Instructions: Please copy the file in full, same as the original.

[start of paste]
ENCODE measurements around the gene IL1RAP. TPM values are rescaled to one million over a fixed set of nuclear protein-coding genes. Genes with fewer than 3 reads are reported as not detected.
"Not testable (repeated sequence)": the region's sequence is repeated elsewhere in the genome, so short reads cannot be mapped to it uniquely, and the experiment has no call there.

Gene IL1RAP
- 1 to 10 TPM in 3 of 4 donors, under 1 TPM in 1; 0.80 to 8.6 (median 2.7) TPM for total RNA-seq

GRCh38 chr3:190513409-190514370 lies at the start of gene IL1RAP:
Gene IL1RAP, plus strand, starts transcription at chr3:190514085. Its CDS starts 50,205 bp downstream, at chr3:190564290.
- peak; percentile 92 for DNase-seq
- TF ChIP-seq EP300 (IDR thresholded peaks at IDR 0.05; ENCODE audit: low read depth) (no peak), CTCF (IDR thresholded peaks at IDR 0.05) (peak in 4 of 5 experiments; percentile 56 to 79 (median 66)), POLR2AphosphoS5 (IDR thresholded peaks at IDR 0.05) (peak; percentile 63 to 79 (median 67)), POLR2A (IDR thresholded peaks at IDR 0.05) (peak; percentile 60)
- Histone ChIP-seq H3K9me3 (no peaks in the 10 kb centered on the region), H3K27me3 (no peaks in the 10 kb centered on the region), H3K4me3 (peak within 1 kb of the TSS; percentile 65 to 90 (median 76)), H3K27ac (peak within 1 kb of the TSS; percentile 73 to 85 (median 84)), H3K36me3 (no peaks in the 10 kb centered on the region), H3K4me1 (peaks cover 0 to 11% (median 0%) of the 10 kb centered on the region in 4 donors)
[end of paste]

ENCODE measurements around the gene IL1RAP. TPM values are rescaled to one million over a fixed set of nuclear protein-coding genes. Genes with fewer than 3 reads are reported as not detected.
"Not testable (repeated sequence)": the region's sequence is repeated elsewhere in the genome, so short reads cannot be mapped to it uniquely, and the experiment has no call there.

Gene IL1RAP
- 1 to 10 TPM in 3 of 4 donors, under 1 TPM in 1; 0.80 to 8.6 (median 2.7) TPM for total RNA-seq

GRCh38 chr3:190513409-190514370 lies at the start of gene IL1RAP:
Gene IL1RAP, plus strand, starts transcription at chr3:190514085. Its CDS starts 50,205 bp downstream, at chr3:190564290.
- peak; percentile 92 for DNase-seq
- TF ChIP-seq EP300 (IDR thresholded peaks at IDR 0.05; ENCODE audit: low read depth) (no peak), CTCF (IDR thresholded peaks at IDR 0.05) (peak in 4 of 5 experiments; percentile 56 to 79 (median 66)), POLR2AphosphoS5 (IDR thresholded peaks at IDR 0.05) (peak; percentile 63 to 79 (median 67)), POLR2A (IDR thresholded peaks at IDR 0.05) (peak; percentile 60)
- Histone ChIP-seq H3K9me3 (no peaks in the 10 kb centered on the region), H3K27me3 (no peaks in the 10 kb centered on the region), H3K4me3 (peak within 1 kb of the TSS; percentile 65 to 90 (median 76)), H3K27ac (peak within 1 kb of the TSS; percentile 73 to 85 (median 84)), H3K36me3 (no peaks in the 10 kb centered on the region), H3K4me1 (peaks cover 0 to 11% (median 0%) of the 10 kb centered on the region in 4 donors)